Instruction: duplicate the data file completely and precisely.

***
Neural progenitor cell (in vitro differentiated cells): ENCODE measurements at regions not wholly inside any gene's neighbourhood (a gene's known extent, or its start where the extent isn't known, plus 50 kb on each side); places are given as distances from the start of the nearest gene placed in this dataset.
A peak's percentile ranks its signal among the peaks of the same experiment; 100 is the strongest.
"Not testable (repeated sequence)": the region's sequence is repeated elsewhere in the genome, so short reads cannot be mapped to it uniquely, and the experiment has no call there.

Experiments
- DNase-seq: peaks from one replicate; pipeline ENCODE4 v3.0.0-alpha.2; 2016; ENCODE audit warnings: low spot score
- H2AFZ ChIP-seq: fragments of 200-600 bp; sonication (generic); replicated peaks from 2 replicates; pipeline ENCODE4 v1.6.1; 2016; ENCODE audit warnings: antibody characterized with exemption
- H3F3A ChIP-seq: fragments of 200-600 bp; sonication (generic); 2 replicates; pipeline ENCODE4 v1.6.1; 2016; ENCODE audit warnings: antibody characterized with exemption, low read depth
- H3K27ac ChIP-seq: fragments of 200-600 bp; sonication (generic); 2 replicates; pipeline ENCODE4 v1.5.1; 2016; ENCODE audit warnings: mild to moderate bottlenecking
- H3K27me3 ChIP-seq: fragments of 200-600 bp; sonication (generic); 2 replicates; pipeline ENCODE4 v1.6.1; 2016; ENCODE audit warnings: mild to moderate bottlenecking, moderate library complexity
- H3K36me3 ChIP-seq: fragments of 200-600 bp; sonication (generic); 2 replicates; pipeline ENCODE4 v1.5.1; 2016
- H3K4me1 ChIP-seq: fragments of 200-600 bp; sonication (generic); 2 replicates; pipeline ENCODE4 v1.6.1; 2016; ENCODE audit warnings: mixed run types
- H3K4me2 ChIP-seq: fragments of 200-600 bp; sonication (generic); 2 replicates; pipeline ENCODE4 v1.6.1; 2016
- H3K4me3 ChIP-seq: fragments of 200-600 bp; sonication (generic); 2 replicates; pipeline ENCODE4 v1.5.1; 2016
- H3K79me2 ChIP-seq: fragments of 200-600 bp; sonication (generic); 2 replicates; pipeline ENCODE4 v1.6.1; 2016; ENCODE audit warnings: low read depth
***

Neural progenitor cell (in vitro differentiated cells): ENCODE measurements at regions not wholly inside any gene's neighbourhood (a gene's known extent, or its start where the extent isn't known, plus 50 kb on each side); places are given as distances from the start of the nearest gene placed in this dataset.
A peak's percentile ranks its signal among the peaks of the same experiment; 100 is the strongest.
"Not testable (repeated sequence)": the region's sequence is repeated elsewhere in the genome, so short reads cannot be mapped to it uniquely, and the experiment has no call there.

Experiments
- DNase-seq: peaks from one replicate; pipeline ENCODE4 v3.0.0-alpha.2; 2016; ENCODE audit warnings: low spot score
- H2AFZ ChIP-seq: fragments of 200-600 bp; sonication (generic); replicated peaks from 2 replicates; pipeline ENCODE4 v1.6.1; 2016; ENCODE audit warnings: antibody characterized with exemption
- H3F3A ChIP-seq: fragments of 200-600 bp; sonication (generic); 2 replicates; pipeline ENCODE4 v1.6.1; 2016; ENCODE audit warnings: antibody characterized with exemption, low read depth
- H3K27ac ChIP-seq: fragments of 200-600 bp; sonication (generic); 2 replicates; pipeline ENCODE4 v1.5.1; 2016; ENCODE audit warnings: mild to moderate bottlenecking
- H3K27me3 ChIP-seq: fragments of 200-600 bp; sonication (generic); 2 replicates; pipeline ENCODE4 v1.6.1; 2016; ENCODE audit warnings: mild to moderate bottlenecking, moderate library complexity
- H3K36me3 ChIP-seq: fragments of 200-600 bp; sonication (generic); 2 replicates; pipeline ENCODE4 v1.5.1; 2016
- H3K4me1 ChIP-seq: fragments of 200-600 bp; sonication (generic); 2 replicates; pipeline ENCODE4 v1.6.1; 2016; ENCODE audit warnings: mixed run types
- H3K4me2 ChIP-seq: fragments of 200-600 bp; sonication (generic); 2 replicates; pipeline ENCODE4 v1.6.1; 2016
- H3K4me3 ChIP-seq: fragments of 200-600 bp; sonication (generic); 2 replicates; pipeline ENCODE4 v1.5.1; 2016
- H3K79me2 ChIP-seq: fragments of 200-600 bp; sonication (generic); 2 replicates; pipeline ENCODE4 v1.6.1; 2016; ENCODE audit warnings: low read depth